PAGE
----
That's certainly true for the Davis and Tillman families, who participated for the fun of it. Only the wives, Elena Tillman and Amy Davis, consider themselves runners. The remaining family members just came out for the experience. It was Elena's son Ben Tillman's first 5K, and he signed up so he could dress like Santa.

Tim Pickett and his sister Lexie, from Austin, Texas, came to spend time with each other after being away from family for the holiday.

However, Lexie admits, "I might not have run if not for the (Santa) suit."

Finishing in third place overall was Bryan Hardy, a BYU student from Albuquerque, N.M., who brought his whole family to the race.

"It was such a silly idea, we thought it would be fun," he said. "I just ran it for the comedic aspect of running in a Santa suit."

Hardy's sister Erin, who runs cross country in high school, thought it was a pretty bad race, as far as her running time went. For her, it was mostly about the fun.

The following night, a similar race was held in Ogden, just prior to the lighting of Christmas Village and the Santa Claus parade. This year, the number of running Santas doubled from the year before, up to about 700.

"People love it," said Carolyn Brierley, Ogden's community and events coordinator. "It's a great crowd-pleaser because people love to dress up in costume."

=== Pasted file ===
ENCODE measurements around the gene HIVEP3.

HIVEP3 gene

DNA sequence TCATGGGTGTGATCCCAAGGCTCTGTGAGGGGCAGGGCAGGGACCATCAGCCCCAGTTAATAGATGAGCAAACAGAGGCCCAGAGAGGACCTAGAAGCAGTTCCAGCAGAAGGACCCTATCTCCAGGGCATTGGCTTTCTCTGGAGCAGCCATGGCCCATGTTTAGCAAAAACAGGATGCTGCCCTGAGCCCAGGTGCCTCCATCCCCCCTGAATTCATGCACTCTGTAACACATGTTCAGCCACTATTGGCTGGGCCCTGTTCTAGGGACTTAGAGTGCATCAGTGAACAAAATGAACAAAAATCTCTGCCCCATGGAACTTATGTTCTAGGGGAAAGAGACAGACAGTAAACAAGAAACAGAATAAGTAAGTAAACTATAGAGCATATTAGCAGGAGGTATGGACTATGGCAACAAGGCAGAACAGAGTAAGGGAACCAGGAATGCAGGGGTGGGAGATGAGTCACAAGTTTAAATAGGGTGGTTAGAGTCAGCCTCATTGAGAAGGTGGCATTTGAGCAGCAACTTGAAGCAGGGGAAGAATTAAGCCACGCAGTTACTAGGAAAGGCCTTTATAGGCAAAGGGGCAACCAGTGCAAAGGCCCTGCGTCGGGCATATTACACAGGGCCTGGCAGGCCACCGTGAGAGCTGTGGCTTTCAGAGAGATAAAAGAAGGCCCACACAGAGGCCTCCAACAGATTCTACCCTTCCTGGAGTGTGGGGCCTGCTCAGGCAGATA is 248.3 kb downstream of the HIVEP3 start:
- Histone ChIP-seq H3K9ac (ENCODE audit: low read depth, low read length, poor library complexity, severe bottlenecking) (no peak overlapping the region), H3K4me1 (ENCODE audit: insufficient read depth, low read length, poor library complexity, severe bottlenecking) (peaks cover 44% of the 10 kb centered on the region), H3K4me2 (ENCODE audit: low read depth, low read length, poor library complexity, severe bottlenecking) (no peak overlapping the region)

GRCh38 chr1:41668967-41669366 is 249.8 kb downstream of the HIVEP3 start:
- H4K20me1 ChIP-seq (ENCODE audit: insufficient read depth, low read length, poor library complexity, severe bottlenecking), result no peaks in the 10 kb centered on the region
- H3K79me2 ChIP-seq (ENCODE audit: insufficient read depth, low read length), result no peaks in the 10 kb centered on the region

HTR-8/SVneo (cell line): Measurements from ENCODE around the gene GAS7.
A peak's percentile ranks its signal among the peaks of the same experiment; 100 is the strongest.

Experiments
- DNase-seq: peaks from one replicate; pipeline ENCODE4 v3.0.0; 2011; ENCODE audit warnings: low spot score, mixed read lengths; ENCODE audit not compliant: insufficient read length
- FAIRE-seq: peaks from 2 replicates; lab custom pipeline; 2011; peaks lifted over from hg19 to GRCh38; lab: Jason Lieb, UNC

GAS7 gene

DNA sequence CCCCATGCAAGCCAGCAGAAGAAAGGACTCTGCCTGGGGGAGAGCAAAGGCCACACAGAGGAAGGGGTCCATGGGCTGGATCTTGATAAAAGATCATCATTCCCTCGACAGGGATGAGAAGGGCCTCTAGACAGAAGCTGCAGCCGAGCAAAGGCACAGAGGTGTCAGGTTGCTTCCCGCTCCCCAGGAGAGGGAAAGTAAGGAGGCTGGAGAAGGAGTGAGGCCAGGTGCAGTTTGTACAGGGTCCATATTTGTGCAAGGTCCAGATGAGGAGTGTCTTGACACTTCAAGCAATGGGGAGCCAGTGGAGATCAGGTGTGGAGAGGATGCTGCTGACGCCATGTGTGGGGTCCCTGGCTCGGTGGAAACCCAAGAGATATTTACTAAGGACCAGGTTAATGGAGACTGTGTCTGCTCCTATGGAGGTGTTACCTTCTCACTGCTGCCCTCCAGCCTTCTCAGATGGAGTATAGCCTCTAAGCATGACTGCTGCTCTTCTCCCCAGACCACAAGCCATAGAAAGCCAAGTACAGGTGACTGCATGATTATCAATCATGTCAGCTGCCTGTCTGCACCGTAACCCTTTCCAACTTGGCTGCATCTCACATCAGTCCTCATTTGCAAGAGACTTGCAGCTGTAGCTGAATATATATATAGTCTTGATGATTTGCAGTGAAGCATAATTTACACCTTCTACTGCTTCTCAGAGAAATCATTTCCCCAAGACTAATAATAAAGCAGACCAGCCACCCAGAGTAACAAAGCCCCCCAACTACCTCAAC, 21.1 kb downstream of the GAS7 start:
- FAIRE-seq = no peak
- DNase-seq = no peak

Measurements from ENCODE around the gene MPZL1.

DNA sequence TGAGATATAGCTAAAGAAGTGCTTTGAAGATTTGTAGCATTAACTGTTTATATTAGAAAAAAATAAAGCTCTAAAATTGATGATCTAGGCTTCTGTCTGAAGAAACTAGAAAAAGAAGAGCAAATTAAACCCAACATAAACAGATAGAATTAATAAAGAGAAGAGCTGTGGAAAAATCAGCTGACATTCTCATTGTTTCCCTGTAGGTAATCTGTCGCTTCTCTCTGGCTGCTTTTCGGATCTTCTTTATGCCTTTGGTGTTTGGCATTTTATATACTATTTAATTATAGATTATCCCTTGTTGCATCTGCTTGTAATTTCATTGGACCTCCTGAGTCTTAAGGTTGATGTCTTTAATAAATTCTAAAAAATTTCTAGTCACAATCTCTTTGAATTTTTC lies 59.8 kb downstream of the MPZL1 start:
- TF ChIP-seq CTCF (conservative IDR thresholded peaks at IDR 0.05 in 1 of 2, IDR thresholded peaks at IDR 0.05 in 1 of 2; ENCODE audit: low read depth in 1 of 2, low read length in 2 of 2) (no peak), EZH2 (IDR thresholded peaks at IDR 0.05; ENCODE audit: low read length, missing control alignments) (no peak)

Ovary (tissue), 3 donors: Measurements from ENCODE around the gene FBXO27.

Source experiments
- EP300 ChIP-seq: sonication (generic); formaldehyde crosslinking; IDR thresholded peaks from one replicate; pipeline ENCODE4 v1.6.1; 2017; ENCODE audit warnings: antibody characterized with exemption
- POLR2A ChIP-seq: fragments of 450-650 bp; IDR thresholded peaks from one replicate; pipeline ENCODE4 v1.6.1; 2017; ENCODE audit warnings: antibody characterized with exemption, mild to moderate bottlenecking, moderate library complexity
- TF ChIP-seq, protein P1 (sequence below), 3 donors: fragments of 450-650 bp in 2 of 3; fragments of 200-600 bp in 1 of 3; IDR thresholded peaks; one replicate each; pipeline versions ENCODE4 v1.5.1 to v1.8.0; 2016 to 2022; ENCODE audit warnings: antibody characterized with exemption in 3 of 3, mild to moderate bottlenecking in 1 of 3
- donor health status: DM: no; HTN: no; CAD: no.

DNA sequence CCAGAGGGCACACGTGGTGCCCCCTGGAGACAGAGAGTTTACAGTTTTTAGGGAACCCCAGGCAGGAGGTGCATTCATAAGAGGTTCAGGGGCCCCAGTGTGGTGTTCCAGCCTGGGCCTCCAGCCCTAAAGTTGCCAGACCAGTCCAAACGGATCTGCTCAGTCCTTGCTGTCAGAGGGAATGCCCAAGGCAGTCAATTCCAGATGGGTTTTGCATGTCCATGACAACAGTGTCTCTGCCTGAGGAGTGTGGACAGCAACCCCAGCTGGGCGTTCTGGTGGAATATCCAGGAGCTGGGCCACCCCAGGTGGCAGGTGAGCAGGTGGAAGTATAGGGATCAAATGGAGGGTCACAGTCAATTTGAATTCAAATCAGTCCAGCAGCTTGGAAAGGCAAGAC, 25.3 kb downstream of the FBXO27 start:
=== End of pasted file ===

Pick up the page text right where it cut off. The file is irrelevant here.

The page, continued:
Ogden's race included eggnog at the finish line, a very suitable recovery drink, and had a runner dressed as The Grinch, complete with furry green legs and face.

Stephanie Taylor, who had never before run a 5K, signed up to run after hearing her friend talk about it.

"It was a lot of fun," she said, adding that the only trouble she had was getting the complimentary white beard to stay on. "After having so much fun running this one, I think I'll do more."

Whatever the motivation, runners who are in it to win it, out to dress up with friends, or simply there for the milk and cookies, the Santa Run is a great way to kick off the holiday season — in Christmas style and elfish fashion.

e-mail: bnicholson@desnews.com